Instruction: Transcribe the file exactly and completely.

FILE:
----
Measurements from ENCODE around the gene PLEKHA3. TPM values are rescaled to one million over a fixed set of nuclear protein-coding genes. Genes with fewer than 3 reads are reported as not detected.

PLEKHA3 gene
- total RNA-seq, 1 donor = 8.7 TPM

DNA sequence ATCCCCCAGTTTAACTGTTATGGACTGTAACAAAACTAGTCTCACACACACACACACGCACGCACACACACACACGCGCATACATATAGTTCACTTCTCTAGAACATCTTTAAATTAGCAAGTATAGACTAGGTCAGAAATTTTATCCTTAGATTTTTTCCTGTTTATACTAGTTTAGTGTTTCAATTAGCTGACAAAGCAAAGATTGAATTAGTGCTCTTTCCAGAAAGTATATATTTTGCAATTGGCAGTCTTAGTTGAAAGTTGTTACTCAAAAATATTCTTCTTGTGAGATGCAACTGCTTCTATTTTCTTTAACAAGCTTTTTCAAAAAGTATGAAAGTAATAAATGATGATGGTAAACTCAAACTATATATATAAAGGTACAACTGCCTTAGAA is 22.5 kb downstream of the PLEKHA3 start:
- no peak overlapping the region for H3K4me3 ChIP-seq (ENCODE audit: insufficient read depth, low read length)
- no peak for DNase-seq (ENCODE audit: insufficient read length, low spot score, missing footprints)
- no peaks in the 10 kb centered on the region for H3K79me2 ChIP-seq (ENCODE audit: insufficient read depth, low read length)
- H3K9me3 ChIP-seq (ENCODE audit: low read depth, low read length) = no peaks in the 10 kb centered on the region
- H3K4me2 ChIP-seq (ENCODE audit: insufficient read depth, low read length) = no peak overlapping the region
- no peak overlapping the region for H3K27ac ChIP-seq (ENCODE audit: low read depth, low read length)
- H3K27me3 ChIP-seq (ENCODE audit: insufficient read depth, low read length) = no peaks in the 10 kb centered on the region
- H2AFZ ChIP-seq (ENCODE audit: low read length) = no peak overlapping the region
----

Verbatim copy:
Measurements from ENCODE around the gene PLEKHA3. TPM values are rescaled to one million over a fixed set of nuclear protein-coding genes. Genes with fewer than 3 reads are reported as not detected.

PLEKHA3 gene
- total RNA-seq, 1 donor = 8.7 TPM

DNA sequence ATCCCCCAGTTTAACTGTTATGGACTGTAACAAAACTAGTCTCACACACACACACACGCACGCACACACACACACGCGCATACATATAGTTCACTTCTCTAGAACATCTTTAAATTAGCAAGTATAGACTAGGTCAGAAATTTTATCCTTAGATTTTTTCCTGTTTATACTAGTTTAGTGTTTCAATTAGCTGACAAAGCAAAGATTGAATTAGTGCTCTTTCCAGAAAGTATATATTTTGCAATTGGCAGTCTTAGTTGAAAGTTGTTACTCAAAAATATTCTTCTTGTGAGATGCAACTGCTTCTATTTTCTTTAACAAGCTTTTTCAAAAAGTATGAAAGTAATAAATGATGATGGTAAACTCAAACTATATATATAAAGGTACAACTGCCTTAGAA is 22.5 kb downstream of the PLEKHA3 start:
- no peak overlapping the region for H3K4me3 ChIP-seq (ENCODE audit: insufficient read depth, low read length)
- no peak for DNase-seq (ENCODE audit: insufficient read length, low spot score, missing footprints)
- no peaks in the 10 kb centered on the region for H3K79me2 ChIP-seq (ENCODE audit: insufficient read depth, low read length)
- H3K9me3 ChIP-seq (ENCODE audit: low read depth, low read length) = no peaks in the 10 kb centered on the region
- H3K4me2 ChIP-seq (ENCODE audit: insufficient read depth, low read length) = no peak overlapping the region
- no peak overlapping the region for H3K27ac ChIP-seq (ENCODE audit: low read depth, low read length)
- H3K27me3 ChIP-seq (ENCODE audit: insufficient read depth, low read length) = no peaks in the 10 kb centered on the region
- H2AFZ ChIP-seq (ENCODE audit: low read length) = no peak overlapping the region